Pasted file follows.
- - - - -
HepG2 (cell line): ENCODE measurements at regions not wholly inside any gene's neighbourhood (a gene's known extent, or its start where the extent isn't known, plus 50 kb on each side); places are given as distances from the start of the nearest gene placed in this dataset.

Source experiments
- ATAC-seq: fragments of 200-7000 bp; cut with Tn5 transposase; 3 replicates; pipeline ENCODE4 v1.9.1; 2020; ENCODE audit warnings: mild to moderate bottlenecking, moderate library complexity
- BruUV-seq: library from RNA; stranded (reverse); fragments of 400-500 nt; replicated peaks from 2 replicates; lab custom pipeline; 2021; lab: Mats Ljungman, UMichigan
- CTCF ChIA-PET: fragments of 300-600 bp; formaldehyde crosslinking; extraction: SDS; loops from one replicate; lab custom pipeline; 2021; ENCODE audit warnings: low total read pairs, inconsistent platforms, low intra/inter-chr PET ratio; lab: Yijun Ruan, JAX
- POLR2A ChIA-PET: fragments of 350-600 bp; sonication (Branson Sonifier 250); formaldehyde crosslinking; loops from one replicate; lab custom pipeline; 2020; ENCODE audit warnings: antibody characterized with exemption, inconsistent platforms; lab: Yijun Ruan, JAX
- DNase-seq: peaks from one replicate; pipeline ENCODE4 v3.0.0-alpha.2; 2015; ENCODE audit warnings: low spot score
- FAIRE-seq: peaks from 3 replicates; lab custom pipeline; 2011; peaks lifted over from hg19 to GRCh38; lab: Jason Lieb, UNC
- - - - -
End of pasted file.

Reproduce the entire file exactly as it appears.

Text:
HepG2 (cell line): ENCODE measurements at regions not wholly inside any gene's neighbourhood (a gene's known extent, or its start where the extent isn't known, plus 50 kb on each side); places are given as distances from the start of the nearest gene placed in this dataset.

Source experiments
- ATAC-seq: fragments of 200-7000 bp; cut with Tn5 transposase; 3 replicates; pipeline ENCODE4 v1.9.1; 2020; ENCODE audit warnings: mild to moderate bottlenecking, moderate library complexity
- BruUV-seq: library from RNA; stranded (reverse); fragments of 400-500 nt; replicated peaks from 2 replicates; lab custom pipeline; 2021; lab: Mats Ljungman, UMichigan
- CTCF ChIA-PET: fragments of 300-600 bp; formaldehyde crosslinking; extraction: SDS; loops from one replicate; lab custom pipeline; 2021; ENCODE audit warnings: low total read pairs, inconsistent platforms, low intra/inter-chr PET ratio; lab: Yijun Ruan, JAX
- POLR2A ChIA-PET: fragments of 350-600 bp; sonication (Branson Sonifier 250); formaldehyde crosslinking; loops from one replicate; lab custom pipeline; 2020; ENCODE audit warnings: antibody characterized with exemption, inconsistent platforms; lab: Yijun Ruan, JAX
- DNase-seq: peaks from one replicate; pipeline ENCODE4 v3.0.0-alpha.2; 2015; ENCODE audit warnings: low spot score
- FAIRE-seq: peaks from 3 replicates; lab custom pipeline; 2011; peaks lifted over from hg19 to GRCh38; lab: Jason Lieb, UNC